In California, failing to pay an employee all of his/her wages at the time of termination (or within three days in certain circumstances) results in waiting period penalties pursuant to Labor Code section 203. This penalty, calculated at the employee's daily wage, grows each day the employee is not paid all wages, up to a maximum of 30 days.
It is not uncommon to find an employer who fails to pay all wages at the time of termination. For example, an employee might say, "I am leaving Tuesday but I will come back in on Friday to pick up my check." Or an employer may fail to pay all accrued, but unused vacation. Another common example is if the employer misclassified an employee as exempt and did not pay him/her overtime compensation. In each of these examples, liability for waiting period penalties arises.
Labor Code section 203(a) states that "the wages of the employee shall continue as a penalty from the due date thereof at the same rate until paid ...." The Code of Civil Procedure, section 340(a) provides a one year statute for the recover of penalties.
Labor Code section 203(b) states that an employee may sue for "penalties at any time before the expiration of the statute of limitations on an action for the wages from which the penalties arise." Code of Civil Procedure section 338(a) contains a separate three-year statute of limitations for "an action upon a liability created by statue" such as unpaid wages.
This is where it gets interesting. Mr. Pineda was not paid until four days after termination of employment. However, he was paid all wages due. Those final wages were just late, by four days. Therefore, Bank of America owed him four days of waiting period penalties. Assuming Mr. Pineda earned $20 per hour and worked eight hours per day, the penalties totalled $640. ($20 x 8 hrs) x 4 days = $640.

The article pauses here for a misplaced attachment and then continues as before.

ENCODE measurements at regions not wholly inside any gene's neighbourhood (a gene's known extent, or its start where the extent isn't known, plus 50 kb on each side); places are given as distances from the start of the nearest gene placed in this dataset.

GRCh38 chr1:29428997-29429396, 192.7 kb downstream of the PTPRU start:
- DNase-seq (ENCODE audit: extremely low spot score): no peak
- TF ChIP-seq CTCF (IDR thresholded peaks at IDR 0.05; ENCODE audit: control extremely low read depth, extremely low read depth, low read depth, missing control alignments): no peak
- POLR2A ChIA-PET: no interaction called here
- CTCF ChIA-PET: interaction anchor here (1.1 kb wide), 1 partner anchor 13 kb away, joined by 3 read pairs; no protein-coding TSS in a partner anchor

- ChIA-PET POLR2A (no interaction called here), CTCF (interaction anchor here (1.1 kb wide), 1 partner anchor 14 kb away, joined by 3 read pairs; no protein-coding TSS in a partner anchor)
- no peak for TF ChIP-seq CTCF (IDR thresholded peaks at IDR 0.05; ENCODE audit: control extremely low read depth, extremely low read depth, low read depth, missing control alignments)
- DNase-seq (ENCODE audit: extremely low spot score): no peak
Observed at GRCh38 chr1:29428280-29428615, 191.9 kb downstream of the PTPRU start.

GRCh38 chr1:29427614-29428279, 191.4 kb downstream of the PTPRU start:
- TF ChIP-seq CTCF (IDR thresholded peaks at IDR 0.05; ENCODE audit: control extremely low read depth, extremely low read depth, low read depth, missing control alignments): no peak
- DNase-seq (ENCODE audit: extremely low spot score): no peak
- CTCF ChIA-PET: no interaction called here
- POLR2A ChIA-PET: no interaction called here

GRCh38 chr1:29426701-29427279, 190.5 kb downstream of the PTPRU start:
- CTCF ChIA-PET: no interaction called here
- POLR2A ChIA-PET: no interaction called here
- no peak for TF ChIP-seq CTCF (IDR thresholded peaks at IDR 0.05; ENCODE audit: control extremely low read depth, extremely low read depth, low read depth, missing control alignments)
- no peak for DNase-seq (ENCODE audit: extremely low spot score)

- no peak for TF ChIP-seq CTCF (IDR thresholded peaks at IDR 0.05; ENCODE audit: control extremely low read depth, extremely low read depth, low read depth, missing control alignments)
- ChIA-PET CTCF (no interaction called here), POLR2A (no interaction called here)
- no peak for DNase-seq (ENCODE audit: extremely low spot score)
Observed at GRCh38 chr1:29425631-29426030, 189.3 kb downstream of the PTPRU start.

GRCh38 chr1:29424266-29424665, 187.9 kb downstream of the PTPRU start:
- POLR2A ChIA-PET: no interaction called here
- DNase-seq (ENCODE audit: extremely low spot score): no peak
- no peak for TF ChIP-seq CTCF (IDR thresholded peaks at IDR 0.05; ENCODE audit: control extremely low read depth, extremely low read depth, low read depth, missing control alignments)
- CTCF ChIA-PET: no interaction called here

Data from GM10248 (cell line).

Mr. Pineda could have gone to the Labor Commissioner and asked for his $640. But he didn't. He went to a lawyer who no doubt suggested filing a class action lawsuit. Filing a class action lawsuit would not result in more money for Mr. Pineda; however, the lawyer was likely to get a lot more money. Mr. Pineda's lawyer filed the lawsuit 18 months after the termination of Mr. Pineda's lawsuit.
Here's the legal issue: Does Mr. Pineda have three years in which to file a lawsuit, pursuant to Labor Code section 203(b), or because he is seeking a penalty only, must the lawsuit be filed within one year under 203(a)? Unfortunately, the Supreme Court ruled that the three-year statute applies to all claims for waiting period penalties, whether or not the employee is also seeking unpaid wages. (Yes, you noticed -- a $640 case made it all the way to the California Supreme Court.)
What does this mean to employers? It means that an employee can come back after you three years later for unpaid waiting period penalties. It may also mean that the employer could face a class-action challenge. Whether or not ultimately successful, the assertion of a class action lawsuit substantially increases the costs of litigation.
Employers must scrutinize their pay practices. Have you properly classified employees? Do you pay overtime correctly? Do you make rest and meal periods available? Do you make seating available to employees who could reasonably sit and perform their duties? Do your paycheck stubs include all of the required information? Any small error in any of these areas could result in a claim against you. Could you pay $640? Of course. But could you pay that cost multiplied by the number of employees in a similar situation? And could you pay the attorneys' fees associated with the lawsuit? That's a more difficult question.
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